If you have a young family or are thinking of having children the question of childcare is a big issue. Childcare in the UK is the most expensive in the world apart from Switzerland. The average UK family spends a whopping 27 percent (nearly a quarter) of their income on the care of their children. But why is it so expensive and what can be done to reduce its cost?
In the light of a recent report, the government is now calling for childcare to be made more affordable. It is considering changes to the system with a big chunk of reform aimed at the care provided by childminders. It is thought by increasing the number of children under the age of five a childminder can look after from three to five will increase the number of places available and reduce costs. At the moment, the UK has the highest ratio of adult carers to children in Europe. The government also wants to cut red tape to attract more people into childminding. But will the proposed changes improve the situation by making childcare more affordable or just reduce the quality of one of the most important services a parent can buy? What kind of balance needs to be struck between affordability and quality?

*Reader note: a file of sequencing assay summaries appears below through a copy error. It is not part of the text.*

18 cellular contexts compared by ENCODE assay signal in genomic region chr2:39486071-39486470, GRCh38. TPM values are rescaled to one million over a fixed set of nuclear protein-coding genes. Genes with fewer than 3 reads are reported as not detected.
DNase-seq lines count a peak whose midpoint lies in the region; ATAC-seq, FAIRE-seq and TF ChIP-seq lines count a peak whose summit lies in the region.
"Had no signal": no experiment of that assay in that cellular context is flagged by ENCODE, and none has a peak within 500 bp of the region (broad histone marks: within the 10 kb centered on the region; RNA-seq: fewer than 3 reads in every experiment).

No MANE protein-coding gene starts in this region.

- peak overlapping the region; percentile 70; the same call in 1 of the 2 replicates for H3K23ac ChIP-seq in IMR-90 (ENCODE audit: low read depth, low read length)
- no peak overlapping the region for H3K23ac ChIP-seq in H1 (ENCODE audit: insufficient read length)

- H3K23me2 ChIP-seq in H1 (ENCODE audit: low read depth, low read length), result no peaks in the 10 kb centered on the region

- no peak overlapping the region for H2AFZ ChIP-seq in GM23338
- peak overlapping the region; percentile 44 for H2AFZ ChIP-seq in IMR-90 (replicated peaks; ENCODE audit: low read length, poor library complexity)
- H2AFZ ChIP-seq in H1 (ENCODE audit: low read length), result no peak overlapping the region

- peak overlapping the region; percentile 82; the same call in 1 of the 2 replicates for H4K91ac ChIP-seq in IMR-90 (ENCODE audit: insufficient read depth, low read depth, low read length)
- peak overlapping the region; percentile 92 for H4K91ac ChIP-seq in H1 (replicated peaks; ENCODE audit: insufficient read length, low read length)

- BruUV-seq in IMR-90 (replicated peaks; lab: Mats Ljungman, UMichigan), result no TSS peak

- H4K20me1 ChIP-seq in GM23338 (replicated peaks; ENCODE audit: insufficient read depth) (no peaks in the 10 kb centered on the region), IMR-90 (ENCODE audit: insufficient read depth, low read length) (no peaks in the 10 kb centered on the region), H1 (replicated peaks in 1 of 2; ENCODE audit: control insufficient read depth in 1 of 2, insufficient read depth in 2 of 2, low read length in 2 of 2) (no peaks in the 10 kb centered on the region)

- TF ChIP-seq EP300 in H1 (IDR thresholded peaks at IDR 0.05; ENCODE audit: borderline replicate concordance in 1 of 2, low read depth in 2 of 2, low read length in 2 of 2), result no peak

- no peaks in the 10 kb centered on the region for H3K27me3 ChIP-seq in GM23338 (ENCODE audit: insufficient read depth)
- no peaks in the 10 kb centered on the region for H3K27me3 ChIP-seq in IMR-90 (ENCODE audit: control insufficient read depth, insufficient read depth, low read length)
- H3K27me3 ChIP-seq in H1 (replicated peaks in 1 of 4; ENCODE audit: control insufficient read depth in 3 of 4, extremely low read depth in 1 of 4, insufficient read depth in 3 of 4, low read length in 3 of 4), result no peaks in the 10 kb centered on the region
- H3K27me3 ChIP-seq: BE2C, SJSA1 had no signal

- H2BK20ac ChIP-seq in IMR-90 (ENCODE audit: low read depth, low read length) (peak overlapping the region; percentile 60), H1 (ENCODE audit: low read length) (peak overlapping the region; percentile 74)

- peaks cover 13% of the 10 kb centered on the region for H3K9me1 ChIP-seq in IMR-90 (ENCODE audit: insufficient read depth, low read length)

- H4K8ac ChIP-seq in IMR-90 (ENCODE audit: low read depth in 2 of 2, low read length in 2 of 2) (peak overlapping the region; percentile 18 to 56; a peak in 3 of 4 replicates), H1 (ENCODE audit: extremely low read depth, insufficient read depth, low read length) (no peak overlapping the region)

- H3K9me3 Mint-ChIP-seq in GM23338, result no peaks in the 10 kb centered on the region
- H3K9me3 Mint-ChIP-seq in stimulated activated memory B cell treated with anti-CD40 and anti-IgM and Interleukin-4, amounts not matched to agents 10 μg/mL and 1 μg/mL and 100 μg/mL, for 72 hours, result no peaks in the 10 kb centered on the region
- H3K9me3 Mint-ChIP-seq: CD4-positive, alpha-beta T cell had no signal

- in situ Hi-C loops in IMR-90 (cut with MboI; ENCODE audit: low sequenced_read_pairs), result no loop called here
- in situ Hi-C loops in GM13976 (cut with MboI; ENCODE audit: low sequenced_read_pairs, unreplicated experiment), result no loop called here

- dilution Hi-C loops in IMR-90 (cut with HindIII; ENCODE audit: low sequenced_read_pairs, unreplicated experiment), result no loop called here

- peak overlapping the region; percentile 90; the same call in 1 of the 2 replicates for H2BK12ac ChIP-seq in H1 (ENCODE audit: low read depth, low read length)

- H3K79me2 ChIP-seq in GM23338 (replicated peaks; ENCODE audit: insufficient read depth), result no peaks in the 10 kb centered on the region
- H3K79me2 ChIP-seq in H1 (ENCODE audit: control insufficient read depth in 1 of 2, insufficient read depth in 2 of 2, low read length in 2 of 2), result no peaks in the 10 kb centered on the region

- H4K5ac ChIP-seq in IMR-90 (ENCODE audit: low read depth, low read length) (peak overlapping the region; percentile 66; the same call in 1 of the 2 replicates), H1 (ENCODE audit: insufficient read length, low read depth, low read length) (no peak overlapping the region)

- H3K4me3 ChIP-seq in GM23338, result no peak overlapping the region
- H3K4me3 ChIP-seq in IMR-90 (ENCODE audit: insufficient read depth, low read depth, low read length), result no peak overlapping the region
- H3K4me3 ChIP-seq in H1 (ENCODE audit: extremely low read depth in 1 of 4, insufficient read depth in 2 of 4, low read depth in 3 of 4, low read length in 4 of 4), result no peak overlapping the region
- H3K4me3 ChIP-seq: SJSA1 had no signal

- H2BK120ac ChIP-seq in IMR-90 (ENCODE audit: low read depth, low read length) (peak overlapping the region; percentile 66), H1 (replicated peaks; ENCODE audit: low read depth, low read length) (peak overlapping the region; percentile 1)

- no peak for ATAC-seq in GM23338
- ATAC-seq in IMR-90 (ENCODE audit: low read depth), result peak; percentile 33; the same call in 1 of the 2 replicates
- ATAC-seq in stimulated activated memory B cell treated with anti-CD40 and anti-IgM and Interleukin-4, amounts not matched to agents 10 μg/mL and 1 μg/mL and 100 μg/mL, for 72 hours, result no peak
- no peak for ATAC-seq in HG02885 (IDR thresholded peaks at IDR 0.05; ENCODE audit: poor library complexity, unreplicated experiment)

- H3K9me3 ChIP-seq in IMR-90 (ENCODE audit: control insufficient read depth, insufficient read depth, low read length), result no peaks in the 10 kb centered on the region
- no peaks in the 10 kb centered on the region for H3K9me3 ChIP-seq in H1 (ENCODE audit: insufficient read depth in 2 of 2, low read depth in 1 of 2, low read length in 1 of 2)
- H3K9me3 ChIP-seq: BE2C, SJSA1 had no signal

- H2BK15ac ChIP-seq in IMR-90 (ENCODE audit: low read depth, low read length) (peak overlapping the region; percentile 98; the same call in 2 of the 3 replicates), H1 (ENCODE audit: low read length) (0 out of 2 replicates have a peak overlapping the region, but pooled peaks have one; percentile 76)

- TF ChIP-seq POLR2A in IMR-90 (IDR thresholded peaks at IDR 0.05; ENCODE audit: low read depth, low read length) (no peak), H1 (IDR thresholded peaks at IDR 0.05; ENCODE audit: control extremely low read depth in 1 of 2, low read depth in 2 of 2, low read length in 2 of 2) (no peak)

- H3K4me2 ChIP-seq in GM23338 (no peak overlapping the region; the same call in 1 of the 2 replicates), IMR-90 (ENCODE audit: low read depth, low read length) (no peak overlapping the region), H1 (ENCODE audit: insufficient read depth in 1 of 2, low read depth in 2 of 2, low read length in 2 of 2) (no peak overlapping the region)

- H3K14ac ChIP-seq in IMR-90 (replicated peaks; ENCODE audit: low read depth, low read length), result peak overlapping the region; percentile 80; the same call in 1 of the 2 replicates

The picture for childcare provision is not good. In a recent study it was found that there were widespread problems with quality, availability and price. Although the number of nursery places for children has increased since the mid nineties, places with childminders have dropped drastically over the same period. The average childminder earns £11,000 a year and while it seems sensible to increase the ratio of children to adults allowing them to earn more money and attract more people into the profession, the cost of childcare could remain the same if workers were paid higher salaries to look after more children. In the long run it looks like parents could lose out again.
Many would-be childminders have been frightened off because of the amount of red tape involved in setting up and the demands of the Early Years Foundation Stage curriculum. To get over this hurdle it is proposed that a single funding system is introduced and that childminders register with a local agency, nursery or network which would take responsibility for inspection and be regulated by Ofsted. Cutting red tape may lead to lower costs for parents but would this be at the risk of lowering quality of care? The government says it is already cutting bureaucracy and paperwork by slimming down the Early Years Foundation Stage curriculum making sure that childcare providers concentrate on language and speech development. It seems a balance between quality and affordability is yet to be found.